DRC Serbia has been operating since 1993, running numerous activities related to integration and improvement of living condition for refugees, internally displaced persons and socially vulnerable domiciles. Prior to the European refugee crisis, the Republic of Serbia was hosting the largest displaced population in Europe. According to the government authorities, in 2016 29,457 refugees from former Yugoslavia and 203,006 IDPs were living in Serbia. DRC was present in Macedonia from 1999 until 2011, responding to emergencies and displacement situations. In August 2015, DRC re-established its presence in Macedonia with the aim of immediately respond to and address needs of the refugees and migrants who since the spring of 2015 were fleeing the conflicts and wars of the Middle East and transiting through Macedonia.

Since 2015, being one of the countries on the so-called “Balkans Route”, Serbia has been affected by large influx of refugees, migrants and asylum seekers, mostly originating from Syria, Iraq and Afghanistan. In 2015 577,995 asylum seekers were registered, and while there were only 12,821 registered in 2016, the number of those passing through or staying in Serbia was significantly greater – UNHCR reports approx. 123,247 arrivals to Serbia by September 2016. Currently, there are more than 7,700 refugees, migrants and asylum seekers in Serbia, out of which 47% children and 16% women. Around 85% of the population comes from “refugee-producing countries”, including Afghanistan (53%), Iraq (20%) and Syria (9%).

Workingin the Western Balkans for more than two decades, DRC Serbia has developed expertise in the following areas:

  • Protection and advocacy on behalf of persons of concern and assistance towards achieving sustainable durable solutions (integration/livelihood enhancement and return and reintegration)

  • Emergency relief operations (migration crisis and floods recovery)

  • Technical assistance to central, local institutions and civil society

  • Long-term rehabilitation/reconstruction and housing projects

  • Social inclusion;

  • Information dissemination and legal aid.

During all these years, in close cooperation with the Government of Serbia, DRC has been implementing various projects related to enhancing refugees and IDPs' return and reintegration, focusing primarily on sustainable housing, income-generation opportunities and legal aid, local integration/livelihood enhancement in Serbia, response to various needs within support to asylum seekers, social inclusion activities benefiting Roma population, as well as technical assistance/capacity building activities. DRC has also been supporting the recovery of floods-affected households and local economies in Serbia and providing technical assistance within a consortium for the Regional Housing Programme in the Western Balkans.

In response to the ongoing migration crisis, DRC Serbia has expanded its programming and launched new emergency relief operations to provide protection and assistance to persons of concern, supporting the Government of Serbia in tackling migration management challenges and response to the increasing humanitarian needs. DRC is engaged in shelter and WASH interventions aiming at improving reception conditions in asylum centres and various recently opened reception and transit centres in the country, protection, including child protection, information dissemination, health assistance, provision of food and NFIs.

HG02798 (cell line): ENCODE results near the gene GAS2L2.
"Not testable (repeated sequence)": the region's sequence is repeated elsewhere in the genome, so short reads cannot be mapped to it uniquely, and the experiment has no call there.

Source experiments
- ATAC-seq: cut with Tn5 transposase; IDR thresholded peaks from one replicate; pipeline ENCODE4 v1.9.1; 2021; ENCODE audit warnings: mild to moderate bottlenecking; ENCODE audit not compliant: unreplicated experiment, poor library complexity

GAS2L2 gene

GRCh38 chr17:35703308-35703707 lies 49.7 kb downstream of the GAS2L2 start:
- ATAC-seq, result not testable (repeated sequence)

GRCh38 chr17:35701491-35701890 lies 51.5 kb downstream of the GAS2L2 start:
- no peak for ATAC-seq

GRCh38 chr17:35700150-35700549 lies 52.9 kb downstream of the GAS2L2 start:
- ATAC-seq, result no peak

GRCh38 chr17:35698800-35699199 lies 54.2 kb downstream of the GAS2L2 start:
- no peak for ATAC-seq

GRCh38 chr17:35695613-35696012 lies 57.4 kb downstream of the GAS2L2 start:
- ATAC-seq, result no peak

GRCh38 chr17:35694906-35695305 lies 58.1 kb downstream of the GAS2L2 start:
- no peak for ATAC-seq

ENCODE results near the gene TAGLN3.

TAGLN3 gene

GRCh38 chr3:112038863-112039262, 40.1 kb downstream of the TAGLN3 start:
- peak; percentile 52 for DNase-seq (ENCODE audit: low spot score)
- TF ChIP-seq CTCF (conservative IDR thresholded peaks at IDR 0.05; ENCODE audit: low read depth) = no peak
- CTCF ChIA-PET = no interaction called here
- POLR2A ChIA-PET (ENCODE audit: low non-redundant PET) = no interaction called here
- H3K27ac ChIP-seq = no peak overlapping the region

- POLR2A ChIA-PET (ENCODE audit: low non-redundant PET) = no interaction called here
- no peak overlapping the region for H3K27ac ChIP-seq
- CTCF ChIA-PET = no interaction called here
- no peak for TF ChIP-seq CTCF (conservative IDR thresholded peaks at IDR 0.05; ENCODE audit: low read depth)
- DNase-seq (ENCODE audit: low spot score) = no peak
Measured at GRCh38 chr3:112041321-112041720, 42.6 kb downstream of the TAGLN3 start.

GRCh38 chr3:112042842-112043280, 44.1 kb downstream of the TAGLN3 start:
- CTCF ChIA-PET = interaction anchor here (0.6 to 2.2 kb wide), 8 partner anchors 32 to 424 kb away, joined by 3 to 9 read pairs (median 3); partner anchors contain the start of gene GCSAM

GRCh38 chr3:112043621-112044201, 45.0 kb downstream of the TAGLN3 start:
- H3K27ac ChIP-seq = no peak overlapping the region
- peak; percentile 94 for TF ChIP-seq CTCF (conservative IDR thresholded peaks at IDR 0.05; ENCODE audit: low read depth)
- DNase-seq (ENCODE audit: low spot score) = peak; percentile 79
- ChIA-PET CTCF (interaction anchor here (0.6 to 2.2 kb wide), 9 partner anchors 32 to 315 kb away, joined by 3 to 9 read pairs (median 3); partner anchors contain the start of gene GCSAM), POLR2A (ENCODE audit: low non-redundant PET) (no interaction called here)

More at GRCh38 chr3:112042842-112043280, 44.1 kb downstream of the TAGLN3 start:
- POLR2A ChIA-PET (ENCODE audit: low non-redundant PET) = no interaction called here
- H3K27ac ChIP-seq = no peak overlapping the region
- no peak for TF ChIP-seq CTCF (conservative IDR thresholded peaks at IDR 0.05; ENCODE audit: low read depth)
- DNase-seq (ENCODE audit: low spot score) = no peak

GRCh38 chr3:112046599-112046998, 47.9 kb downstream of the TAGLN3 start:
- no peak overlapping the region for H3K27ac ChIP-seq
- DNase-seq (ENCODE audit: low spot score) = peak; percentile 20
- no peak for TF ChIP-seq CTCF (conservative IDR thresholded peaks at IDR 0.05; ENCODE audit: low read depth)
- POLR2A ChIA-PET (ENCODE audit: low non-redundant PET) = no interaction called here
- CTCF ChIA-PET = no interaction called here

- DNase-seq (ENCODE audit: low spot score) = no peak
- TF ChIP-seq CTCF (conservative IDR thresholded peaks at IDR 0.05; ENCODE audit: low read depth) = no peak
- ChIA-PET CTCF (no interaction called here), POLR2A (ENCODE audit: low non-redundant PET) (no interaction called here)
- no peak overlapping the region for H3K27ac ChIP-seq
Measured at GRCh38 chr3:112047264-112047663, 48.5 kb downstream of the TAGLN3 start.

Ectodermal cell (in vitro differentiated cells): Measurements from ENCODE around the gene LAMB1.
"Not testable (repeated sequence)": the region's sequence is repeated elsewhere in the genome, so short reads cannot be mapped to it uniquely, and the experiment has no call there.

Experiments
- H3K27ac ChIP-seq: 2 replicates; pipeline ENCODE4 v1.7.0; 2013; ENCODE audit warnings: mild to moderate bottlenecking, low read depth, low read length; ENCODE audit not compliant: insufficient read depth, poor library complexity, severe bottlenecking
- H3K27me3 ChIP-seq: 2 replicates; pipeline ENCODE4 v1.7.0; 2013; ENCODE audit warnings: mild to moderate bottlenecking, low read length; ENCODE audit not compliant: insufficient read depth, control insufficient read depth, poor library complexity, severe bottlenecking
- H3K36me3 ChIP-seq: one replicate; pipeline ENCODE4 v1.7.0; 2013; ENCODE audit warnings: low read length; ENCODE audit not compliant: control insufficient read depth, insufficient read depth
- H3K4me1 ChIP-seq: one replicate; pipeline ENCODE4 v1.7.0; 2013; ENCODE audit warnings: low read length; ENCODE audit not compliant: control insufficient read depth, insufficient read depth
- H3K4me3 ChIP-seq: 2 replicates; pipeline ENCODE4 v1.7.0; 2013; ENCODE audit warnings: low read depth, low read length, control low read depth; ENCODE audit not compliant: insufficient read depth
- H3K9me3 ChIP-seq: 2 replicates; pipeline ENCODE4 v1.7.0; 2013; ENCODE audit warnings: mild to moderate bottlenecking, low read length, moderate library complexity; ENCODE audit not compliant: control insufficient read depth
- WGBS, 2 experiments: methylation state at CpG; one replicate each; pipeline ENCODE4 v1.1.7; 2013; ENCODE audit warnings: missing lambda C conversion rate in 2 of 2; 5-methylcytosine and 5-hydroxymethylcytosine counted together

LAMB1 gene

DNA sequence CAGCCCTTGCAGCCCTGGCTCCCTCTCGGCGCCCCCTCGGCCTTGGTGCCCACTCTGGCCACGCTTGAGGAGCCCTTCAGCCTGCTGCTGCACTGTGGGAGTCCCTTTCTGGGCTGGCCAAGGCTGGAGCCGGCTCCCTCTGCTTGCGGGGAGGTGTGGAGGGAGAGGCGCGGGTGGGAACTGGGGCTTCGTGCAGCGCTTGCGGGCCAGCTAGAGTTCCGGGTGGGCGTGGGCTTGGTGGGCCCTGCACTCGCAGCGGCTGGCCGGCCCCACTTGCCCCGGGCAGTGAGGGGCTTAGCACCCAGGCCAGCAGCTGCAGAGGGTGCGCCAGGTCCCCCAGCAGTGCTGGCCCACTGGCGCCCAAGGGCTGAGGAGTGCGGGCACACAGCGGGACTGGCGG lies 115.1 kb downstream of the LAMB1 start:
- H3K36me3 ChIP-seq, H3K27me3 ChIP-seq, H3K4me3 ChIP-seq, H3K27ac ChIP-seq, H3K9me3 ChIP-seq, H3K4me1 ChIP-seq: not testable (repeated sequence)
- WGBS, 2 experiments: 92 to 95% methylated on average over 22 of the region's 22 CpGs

The programme is implemented through the main office in Belgrade and field offices in Kragujevac and Kraljevo, with several settings close to reception and transit centres across Serbia, as in Presevo, Dimitrovgrad and Sid. DRC Office in Montenegro (Podgorica) closed its operation in June 2016.

DRC Serbia has been closely cooperating with various institutions of the Government of Serbia, various international agencies and NGOs and trusted by various donors including the EU Delegation to the Republic of Serbia, ECHO, UN agencies (UNHCR, UNICEF, UNFPA), the Danish Government, BPRM, the Norwegian Government, DFID and many others.

In Macedonia DRC’s response to the influx of refugees in 2015 has included protection, WASH, NFI distributions and support to local authorities. At the time, up to approximately 6,000 persons per day were entering the country through unofficial border crossing points, along the border line with Greece near Gevgelija, and passing through Republic of Macedonia into Serbia. However, as the Balkan Route closed in March 2016, large numbers of refugees and other persons in need of international protection were left stranded at various transit centres along the way. Although the numbers are smaller, refugees and migrants still remain at the two Macedonian transit centres – consisting mainly of those left behind as a consequence of the border closings and those who attempted to cross borders on their own and were pushed back.

The local population residing in areas along the border line with Greece and Serbia has been severely affected by the 2015 and 2016 refugee crises, where around 1 million of refugees and other persons of concern passed through the territory of the country and subsequently through these locations. Through partnership with UNHCR, DRC is implementing a number of small scale community projects in areas along the border line with Greece and Serbia.

DRC Macedonia is working in close cooperation with DG ECHO and UNHCR.